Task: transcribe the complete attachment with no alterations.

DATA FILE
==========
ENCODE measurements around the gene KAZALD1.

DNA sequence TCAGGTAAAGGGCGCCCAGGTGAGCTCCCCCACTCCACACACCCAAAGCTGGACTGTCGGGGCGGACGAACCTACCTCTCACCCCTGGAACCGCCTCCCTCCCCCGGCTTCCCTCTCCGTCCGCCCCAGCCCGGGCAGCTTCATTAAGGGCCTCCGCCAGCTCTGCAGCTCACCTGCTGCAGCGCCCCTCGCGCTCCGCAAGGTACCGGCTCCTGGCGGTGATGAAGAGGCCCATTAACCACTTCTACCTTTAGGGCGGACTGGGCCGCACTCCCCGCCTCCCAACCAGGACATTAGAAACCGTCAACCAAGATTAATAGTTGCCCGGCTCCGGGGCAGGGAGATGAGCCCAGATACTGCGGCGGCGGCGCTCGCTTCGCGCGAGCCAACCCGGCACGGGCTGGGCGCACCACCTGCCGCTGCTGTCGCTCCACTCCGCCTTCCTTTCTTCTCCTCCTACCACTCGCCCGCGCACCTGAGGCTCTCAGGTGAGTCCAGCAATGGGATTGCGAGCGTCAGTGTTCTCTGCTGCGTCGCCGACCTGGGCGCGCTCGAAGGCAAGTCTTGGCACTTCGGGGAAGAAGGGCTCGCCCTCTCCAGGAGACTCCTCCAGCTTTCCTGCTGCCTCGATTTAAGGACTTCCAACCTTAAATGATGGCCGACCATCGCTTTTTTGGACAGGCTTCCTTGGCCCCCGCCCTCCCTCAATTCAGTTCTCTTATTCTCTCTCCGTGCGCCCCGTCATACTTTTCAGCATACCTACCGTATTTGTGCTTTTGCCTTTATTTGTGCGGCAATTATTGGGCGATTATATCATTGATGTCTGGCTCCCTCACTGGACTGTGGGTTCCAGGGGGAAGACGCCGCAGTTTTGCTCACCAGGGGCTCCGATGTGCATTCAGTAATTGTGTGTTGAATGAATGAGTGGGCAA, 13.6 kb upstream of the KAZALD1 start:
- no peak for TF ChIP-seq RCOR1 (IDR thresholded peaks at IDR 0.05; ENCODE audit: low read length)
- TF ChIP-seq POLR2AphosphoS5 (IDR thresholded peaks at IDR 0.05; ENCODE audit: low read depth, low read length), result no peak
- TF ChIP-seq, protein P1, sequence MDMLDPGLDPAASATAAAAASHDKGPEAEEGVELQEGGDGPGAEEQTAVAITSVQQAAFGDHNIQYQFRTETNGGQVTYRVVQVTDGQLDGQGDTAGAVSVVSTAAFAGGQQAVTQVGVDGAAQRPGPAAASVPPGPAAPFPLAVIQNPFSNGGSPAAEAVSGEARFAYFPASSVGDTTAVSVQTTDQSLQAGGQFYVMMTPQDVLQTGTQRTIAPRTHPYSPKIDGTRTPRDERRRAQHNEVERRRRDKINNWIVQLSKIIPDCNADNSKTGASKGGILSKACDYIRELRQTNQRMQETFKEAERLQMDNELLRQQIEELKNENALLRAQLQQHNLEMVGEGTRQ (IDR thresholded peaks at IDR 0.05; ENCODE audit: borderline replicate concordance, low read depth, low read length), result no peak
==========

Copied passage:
ENCODE measurements around the gene KAZALD1.

DNA sequence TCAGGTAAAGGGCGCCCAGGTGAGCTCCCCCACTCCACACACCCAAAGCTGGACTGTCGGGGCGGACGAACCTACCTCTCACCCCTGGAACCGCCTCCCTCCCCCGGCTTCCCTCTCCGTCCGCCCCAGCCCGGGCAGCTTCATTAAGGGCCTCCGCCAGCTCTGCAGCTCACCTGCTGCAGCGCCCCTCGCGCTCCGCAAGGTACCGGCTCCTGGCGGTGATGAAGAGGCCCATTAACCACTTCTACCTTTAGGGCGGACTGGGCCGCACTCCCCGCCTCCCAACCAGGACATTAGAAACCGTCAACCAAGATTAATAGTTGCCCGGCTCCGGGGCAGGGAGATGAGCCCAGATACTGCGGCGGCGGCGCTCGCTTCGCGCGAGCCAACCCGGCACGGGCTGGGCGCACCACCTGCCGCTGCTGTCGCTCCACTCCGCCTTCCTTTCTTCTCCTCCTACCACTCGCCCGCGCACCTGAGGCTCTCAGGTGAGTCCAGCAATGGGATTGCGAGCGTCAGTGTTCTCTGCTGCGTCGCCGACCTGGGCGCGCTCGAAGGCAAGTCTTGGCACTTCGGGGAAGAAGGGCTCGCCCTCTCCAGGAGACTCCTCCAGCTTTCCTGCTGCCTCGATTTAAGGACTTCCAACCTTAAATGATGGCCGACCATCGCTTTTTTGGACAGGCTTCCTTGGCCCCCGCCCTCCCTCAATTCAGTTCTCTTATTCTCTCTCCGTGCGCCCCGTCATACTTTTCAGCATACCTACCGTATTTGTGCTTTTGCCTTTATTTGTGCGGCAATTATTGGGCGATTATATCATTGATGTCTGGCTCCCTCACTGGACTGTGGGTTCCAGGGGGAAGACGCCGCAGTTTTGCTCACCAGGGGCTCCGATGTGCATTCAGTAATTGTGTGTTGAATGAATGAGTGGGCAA, 13.6 kb upstream of the KAZALD1 start:
- no peak for TF ChIP-seq RCOR1 (IDR thresholded peaks at IDR 0.05; ENCODE audit: low read length)
- TF ChIP-seq POLR2AphosphoS5 (IDR thresholded peaks at IDR 0.05; ENCODE audit: low read depth, low read length), result no peak
- TF ChIP-seq, protein P1, sequence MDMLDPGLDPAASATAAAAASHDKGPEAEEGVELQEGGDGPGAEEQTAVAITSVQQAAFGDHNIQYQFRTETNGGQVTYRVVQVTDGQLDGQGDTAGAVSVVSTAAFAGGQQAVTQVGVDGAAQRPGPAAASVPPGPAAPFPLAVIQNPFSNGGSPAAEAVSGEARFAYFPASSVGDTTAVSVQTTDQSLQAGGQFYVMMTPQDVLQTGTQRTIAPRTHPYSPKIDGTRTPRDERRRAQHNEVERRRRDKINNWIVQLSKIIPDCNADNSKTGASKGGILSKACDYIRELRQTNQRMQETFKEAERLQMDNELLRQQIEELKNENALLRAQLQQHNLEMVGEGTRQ (IDR thresholded peaks at IDR 0.05; ENCODE audit: borderline replicate concordance, low read depth, low read length), result no peak